With every bit of information and teaser released, this is increasingly looking like some contemptible, mindless blockbuster that holds little interest in characterization, nuance, and, ya know, a good plot, and instead puts all its chips onto flashy spectacle.

What a waste. Who can say if Lord of the Rings will shame itself to the extent of Wheel of Time, but it's not looking good.

It's a two and a half minute trailer. Flashy spectacle is the point.

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3 minutes ago, The Marquis de Leech said:

It's a two and a half minute trailer. Flashy spectacle is the point.

Flashy spectacle is the low hanging fruit of Marvel and Star Wars shows. It needn't be what is emphasized.

I'm highly suspicious that there's greater depth here. By all means indicate where the writers have at any point tried to show that depth is what they are driving for, via teasers or otherwise (interviews, etc).

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14 minutes ago, ASOIAFrelatedusername said:

That would be weird though. If it is from the perspective of someone looking up, then it is seems like a there are also buildings underwater

https://imgur.com/a/Hun02qU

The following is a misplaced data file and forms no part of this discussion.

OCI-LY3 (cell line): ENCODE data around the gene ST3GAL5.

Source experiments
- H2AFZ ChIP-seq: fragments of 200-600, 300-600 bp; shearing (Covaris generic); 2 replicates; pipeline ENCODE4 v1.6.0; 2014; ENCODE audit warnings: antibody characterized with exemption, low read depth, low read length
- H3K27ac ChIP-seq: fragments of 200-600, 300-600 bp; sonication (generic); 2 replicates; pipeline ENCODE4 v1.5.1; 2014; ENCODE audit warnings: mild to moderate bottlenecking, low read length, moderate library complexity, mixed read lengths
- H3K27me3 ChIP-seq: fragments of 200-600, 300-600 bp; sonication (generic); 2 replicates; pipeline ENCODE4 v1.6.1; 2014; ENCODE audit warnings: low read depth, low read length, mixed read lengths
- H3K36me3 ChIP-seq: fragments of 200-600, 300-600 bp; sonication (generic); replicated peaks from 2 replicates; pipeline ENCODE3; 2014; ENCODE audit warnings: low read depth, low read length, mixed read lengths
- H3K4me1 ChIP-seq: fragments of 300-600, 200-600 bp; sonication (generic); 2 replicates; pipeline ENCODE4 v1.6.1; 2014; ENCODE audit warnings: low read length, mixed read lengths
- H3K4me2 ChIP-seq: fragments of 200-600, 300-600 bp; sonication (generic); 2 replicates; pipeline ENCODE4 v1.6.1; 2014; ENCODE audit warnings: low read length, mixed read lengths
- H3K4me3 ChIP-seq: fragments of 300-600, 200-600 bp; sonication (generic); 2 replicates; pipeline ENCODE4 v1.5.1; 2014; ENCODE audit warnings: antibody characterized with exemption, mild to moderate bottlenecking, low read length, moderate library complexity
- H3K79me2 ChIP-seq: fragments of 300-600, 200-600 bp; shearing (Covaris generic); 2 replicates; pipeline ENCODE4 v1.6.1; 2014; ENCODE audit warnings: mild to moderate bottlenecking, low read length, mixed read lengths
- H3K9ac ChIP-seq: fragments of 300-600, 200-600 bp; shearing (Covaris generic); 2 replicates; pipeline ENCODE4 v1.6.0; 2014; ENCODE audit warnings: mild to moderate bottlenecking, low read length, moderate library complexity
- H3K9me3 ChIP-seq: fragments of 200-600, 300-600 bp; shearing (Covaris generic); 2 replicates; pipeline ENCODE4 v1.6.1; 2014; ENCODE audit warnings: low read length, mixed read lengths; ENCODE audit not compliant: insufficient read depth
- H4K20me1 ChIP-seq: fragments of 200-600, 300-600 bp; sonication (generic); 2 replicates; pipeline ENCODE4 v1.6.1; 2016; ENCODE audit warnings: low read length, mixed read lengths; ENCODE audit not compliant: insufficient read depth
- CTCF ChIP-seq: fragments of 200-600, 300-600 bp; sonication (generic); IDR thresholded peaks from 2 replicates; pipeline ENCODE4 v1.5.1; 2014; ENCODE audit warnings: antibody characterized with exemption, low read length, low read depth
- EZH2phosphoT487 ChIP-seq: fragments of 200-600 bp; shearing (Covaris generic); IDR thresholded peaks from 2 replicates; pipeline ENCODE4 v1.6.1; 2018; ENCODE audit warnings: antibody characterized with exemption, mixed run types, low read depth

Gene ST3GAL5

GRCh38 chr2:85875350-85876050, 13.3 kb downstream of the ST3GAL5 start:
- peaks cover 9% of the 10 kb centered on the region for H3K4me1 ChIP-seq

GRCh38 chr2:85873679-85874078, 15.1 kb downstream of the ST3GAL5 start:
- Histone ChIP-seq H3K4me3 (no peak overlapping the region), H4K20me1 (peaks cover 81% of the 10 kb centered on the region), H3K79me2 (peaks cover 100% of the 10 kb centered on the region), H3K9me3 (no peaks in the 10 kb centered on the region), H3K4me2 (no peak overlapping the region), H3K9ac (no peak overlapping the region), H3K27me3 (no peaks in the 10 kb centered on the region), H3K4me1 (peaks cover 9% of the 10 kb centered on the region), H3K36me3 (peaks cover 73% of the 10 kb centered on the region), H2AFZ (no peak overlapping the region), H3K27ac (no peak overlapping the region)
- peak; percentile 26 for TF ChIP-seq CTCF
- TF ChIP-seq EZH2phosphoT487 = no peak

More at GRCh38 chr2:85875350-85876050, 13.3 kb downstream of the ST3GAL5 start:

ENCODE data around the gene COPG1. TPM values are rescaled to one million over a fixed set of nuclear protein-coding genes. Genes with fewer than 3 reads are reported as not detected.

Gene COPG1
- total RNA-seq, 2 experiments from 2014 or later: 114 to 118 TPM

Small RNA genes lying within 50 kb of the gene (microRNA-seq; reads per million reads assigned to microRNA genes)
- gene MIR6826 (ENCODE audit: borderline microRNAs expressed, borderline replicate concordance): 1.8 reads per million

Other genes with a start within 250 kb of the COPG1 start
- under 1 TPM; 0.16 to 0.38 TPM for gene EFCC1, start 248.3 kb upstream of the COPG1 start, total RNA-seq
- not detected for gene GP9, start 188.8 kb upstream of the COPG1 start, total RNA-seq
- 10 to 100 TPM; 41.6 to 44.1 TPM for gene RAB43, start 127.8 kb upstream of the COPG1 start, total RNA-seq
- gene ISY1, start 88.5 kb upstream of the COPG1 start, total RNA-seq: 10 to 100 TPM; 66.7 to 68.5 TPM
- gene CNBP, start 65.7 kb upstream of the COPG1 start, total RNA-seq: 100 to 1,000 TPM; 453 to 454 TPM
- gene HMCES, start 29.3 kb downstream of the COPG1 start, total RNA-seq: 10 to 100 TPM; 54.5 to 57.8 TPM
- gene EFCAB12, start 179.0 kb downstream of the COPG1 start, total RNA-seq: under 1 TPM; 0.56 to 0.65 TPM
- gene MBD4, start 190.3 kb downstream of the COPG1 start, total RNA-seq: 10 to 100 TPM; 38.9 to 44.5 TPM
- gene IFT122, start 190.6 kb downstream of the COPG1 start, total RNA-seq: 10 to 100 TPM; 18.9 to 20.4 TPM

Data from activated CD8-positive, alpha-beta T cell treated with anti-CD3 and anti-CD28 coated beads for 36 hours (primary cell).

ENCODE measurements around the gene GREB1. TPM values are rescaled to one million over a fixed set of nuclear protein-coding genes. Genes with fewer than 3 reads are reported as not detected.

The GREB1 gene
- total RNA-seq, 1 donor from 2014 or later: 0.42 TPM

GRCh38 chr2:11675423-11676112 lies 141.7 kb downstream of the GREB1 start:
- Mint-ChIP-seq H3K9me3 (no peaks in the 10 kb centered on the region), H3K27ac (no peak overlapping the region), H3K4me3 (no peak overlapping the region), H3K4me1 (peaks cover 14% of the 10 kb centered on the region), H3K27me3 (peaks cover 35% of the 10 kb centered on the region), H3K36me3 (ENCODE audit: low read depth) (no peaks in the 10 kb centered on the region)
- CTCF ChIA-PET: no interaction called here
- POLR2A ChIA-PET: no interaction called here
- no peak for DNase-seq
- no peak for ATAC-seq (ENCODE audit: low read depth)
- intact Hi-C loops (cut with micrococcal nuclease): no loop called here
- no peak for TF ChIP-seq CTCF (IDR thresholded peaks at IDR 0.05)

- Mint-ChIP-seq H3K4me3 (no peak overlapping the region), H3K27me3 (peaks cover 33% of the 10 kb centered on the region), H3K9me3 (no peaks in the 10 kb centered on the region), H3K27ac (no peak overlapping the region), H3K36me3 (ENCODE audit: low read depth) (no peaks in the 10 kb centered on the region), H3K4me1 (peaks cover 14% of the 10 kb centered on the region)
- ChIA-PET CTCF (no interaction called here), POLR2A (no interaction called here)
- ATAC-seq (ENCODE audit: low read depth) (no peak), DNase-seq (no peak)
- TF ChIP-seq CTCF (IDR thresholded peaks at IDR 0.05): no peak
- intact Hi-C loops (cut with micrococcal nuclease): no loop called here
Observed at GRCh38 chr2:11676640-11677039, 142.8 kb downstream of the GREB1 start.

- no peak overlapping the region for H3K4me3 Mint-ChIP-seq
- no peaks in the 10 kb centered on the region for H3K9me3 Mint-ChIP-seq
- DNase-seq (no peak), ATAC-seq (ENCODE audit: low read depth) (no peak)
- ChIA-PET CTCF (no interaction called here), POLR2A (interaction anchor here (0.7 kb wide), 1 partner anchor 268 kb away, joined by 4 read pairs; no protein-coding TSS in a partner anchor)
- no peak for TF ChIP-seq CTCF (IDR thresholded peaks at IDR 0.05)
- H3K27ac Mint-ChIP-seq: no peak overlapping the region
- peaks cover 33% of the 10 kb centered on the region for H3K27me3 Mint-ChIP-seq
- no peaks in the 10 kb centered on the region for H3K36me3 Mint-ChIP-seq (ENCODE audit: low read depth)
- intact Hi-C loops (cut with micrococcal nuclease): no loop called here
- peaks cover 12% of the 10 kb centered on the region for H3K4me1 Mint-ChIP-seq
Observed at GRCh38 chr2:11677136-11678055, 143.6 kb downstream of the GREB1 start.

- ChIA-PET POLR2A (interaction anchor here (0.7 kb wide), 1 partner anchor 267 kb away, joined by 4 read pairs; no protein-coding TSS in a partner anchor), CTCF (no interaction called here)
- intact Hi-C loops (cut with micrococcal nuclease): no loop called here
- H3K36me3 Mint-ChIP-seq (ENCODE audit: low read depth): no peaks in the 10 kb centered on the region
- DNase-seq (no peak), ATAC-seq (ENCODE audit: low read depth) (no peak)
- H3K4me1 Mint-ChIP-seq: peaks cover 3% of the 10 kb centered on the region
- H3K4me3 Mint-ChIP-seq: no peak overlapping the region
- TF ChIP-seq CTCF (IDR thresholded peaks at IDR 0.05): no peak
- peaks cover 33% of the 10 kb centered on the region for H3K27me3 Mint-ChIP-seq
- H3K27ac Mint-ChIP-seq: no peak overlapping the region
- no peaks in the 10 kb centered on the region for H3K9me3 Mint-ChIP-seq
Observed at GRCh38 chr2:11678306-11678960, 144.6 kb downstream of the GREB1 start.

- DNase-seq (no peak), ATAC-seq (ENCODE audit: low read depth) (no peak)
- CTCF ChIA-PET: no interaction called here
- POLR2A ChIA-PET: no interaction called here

I think the camera is sitting below the water, look up past the corpses and towards the semi-obscured buildings on the surface.

I'll be honest that the indication of water is pretty minimal. I thought the red light was something to do with Sauron and the elves were bodies hoisted in the air by some force.

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Looking at it frame by frame, yeah, definitely a camera under water looking upwards. It definitely seems like Galadriel took a look in her/a mirror and had a glimpse of that future. I suppose that's what will be part of her motivation to go to Númenor, to try and avert that.

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9 minutes ago, Werthead said:

I think the camera is sitting below the water, look up past the corpses and towards the semi-obscured buildings on the surface.

The camera is definitely below the water, but look on the corpse on the upper right

https://imgur.com/a/qi5UFmf

It floats high above the camera and above a good chunck of the building on the right

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Bleh, I would be interested in it if it wasn't LOTR, but because it's LOTR I can't get over young Elrond suddenly lacking the gift of foresight, young Galadriel being a warrior queen and hobbits harfoots playing a role in events before the third age. 

If the meteor man is Gandalf than it's such a lack of subtlety. "Look, see, this is why Gandalf likes hobbits so much, because they took care of him after he fell in the village!". No, Gandalf liked hobbits in LOTR cause he had the insight to see their inner strength when no one else would; we don't need you ruining it with some Disney Star Wars-esque unnecessary origin story.